A hopeless alcoholic by the time of his death in the early hours of New Year's Day, 1953, there has been a temptation to label [B]Hank Williams[/B]' grubby demise as the earliest example of rock'n'rol
He lived fast, died young and left behind a legacy which, to historians of country music, remains unparalleled. A hopeless alcoholic by the time of his death in the early hours of New Year’s Day, 1953, there has been a temptation to label Hank Williams‘ grubby demise as the earliest example of rock’n’roll martyrdom; the first link in a causal chain which winds its way through the passing decades to [a]Kurt Cobain[/a] and Richey Edwards.
Maybe there’s some truth in it. The voice that crackles through this collection of early radio performances, however, has little to do with the musical revolution that would follow in the years after his death. A keening Alabama whine, occasionally breaking into an eerie Appalachian yodel, Williams‘ voice is remorselessly cheerful despite the gravity of his subject matter; loneliness, despair and doomed romance. Moreover, as he takes his place among the Hicksville comics and Nashville conservatives on the thoroughly establishment Grand Ole Opry, it’s difficult to see any forward lineage to the sheer snottiness of early rock’n’roll.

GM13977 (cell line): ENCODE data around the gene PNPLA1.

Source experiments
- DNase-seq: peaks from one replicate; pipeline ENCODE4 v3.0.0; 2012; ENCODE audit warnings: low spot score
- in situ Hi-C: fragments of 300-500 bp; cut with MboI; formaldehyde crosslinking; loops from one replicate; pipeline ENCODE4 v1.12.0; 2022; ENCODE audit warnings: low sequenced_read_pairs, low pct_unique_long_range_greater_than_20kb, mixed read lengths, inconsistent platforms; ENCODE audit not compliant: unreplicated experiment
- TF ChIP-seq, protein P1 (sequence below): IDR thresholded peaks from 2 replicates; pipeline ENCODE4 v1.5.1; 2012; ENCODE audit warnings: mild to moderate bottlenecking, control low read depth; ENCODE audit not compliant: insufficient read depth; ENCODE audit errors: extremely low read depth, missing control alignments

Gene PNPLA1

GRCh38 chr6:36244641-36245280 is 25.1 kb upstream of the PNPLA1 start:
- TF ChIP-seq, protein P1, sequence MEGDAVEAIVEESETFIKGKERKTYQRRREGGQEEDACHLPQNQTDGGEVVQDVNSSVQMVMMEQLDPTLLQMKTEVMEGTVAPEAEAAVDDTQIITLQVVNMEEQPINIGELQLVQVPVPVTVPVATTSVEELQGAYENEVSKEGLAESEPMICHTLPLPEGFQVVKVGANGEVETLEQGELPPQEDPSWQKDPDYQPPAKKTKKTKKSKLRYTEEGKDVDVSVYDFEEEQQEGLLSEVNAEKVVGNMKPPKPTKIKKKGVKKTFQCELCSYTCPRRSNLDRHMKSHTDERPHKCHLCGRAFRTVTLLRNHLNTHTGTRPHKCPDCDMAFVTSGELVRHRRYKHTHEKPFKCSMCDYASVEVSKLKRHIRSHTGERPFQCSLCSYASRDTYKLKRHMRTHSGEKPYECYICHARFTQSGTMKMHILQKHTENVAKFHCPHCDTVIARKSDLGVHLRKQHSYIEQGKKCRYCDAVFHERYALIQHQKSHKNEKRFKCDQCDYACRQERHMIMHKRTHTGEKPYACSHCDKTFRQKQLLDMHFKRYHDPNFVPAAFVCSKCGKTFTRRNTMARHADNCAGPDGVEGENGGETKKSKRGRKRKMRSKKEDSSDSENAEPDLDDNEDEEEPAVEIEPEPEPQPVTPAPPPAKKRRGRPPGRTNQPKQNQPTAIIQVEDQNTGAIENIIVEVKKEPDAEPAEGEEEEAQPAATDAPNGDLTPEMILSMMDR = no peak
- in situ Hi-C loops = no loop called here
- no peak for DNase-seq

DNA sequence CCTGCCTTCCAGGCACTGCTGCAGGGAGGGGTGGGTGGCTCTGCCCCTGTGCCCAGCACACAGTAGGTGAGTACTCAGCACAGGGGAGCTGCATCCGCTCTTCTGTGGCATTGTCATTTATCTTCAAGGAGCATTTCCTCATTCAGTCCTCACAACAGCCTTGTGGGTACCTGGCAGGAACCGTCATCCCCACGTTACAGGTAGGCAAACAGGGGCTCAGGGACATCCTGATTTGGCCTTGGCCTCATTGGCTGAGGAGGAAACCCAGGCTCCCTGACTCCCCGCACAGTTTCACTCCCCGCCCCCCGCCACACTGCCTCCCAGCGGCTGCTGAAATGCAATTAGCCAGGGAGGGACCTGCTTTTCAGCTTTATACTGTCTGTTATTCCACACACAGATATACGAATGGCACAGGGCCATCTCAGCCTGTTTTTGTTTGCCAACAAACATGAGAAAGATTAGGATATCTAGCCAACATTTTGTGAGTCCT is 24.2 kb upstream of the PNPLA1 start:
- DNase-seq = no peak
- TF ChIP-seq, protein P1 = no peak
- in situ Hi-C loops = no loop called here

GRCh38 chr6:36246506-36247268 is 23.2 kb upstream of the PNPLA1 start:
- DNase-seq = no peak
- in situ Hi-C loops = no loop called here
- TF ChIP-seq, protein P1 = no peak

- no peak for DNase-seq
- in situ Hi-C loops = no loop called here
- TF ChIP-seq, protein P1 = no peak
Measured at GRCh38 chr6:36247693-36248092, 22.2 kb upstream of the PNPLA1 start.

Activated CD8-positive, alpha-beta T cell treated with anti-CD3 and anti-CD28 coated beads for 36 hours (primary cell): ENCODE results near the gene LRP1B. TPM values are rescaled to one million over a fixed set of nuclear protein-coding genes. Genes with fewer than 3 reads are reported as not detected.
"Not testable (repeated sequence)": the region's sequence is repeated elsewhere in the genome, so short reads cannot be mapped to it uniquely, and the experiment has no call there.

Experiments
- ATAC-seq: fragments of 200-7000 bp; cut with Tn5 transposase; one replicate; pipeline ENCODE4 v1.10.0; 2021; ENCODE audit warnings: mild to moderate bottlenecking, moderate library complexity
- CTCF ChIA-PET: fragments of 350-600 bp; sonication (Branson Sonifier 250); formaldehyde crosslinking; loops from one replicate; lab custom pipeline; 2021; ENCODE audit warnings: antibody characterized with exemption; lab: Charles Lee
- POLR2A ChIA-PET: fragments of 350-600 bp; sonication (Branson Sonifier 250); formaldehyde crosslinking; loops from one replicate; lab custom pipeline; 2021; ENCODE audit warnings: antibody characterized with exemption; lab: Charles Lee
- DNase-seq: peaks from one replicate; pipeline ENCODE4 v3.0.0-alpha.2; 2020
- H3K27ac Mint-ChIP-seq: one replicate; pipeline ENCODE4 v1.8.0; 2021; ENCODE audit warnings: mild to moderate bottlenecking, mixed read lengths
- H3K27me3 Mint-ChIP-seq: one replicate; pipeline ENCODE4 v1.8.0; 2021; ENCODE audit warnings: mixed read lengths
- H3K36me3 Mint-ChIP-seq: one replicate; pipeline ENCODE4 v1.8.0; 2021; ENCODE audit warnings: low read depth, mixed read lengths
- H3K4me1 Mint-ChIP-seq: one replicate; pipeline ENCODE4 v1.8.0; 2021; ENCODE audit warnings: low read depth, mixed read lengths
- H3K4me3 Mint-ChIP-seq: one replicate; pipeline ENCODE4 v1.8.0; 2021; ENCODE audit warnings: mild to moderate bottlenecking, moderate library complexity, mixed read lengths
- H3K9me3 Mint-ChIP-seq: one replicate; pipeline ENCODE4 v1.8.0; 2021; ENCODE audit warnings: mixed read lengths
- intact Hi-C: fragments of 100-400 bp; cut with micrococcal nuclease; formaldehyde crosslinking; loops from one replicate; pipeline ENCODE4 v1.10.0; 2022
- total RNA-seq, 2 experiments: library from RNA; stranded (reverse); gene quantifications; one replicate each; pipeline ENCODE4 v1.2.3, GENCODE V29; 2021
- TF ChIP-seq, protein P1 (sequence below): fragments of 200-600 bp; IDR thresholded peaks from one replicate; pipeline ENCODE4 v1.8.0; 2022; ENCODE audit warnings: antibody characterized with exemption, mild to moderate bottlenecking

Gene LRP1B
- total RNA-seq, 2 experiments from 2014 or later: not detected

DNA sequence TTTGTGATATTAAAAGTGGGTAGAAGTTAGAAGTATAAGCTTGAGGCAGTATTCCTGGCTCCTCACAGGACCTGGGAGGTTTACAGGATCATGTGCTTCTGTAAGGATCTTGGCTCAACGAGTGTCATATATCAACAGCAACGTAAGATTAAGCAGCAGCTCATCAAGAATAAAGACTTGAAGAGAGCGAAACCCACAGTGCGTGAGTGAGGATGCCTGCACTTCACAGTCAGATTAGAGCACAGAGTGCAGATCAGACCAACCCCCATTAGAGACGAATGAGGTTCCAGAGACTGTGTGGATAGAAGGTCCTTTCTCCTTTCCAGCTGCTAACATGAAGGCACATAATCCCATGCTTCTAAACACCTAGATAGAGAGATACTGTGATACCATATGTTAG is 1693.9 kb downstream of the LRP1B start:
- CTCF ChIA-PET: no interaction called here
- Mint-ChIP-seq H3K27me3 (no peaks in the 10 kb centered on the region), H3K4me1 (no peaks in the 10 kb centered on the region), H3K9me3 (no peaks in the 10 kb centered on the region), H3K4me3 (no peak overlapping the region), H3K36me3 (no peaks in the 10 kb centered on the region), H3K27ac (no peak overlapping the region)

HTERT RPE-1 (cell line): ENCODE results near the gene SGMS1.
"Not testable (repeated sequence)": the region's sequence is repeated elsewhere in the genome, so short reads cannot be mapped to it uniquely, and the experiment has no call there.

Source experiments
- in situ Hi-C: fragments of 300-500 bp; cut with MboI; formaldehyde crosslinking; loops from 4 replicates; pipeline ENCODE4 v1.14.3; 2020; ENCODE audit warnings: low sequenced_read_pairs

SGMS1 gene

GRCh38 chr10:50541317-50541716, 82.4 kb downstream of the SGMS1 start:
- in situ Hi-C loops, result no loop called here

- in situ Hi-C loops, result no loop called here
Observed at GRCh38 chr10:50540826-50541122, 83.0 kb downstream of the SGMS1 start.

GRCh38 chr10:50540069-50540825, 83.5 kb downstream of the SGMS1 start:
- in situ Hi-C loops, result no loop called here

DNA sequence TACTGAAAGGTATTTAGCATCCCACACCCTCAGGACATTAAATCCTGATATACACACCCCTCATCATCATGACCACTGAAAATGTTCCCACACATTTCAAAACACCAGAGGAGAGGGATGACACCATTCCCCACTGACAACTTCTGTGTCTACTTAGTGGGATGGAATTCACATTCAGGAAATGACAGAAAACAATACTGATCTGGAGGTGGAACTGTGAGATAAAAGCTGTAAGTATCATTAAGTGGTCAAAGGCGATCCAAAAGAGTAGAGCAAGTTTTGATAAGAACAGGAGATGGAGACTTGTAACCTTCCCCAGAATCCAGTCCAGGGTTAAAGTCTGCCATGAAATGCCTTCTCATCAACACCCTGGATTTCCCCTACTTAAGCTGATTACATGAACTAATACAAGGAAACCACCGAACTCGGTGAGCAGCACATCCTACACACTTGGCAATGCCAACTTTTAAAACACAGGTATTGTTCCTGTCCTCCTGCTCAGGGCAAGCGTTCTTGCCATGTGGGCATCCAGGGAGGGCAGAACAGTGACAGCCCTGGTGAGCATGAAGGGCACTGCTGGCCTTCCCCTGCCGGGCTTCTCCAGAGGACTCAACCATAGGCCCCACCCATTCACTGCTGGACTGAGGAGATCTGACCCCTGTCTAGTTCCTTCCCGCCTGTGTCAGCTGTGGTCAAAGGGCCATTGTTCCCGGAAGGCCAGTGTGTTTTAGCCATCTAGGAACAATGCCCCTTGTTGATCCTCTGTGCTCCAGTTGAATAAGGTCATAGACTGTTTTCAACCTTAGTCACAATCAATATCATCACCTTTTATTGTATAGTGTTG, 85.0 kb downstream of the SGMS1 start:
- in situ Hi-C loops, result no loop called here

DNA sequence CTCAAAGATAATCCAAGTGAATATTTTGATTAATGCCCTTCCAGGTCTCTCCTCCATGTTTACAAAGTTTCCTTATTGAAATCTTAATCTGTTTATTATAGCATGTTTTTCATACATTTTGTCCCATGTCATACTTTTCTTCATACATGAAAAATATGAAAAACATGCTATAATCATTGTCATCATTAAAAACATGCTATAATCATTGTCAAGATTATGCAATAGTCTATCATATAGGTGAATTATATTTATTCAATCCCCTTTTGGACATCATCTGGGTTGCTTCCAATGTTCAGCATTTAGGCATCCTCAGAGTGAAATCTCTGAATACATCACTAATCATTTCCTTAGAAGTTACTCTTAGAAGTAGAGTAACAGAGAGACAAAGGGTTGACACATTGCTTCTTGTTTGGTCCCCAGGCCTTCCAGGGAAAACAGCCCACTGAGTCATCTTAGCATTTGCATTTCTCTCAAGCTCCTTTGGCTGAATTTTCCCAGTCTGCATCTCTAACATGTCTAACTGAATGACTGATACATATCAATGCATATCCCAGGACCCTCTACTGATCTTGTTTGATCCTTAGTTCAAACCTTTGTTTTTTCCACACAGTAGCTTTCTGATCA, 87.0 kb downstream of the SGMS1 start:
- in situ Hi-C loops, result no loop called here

Amid the cabaret turns there are plenty of interesting rereadings of his most famous songs, ‘Why Don’t You Love Me’, ‘Hey Good Lookin’‘ and ‘Jambalaya’, along with the odd glimpse of his God-fearing gospel persona. What rarely surfaces, however, is any sense of the man behind the songs. ‘Live At The Grand Ole Opry’ is composed of resolutely professional performances from a man struggling to become an all-round entertainer.
Plenty of greatest hits compilations provide a clearer picture of Hank Williams but the man that glows dimly through the radio valves here remains resolutely enigmatic. An intriguing document, but one that refuses to live up to Williams‘ rock’n’roll reputation.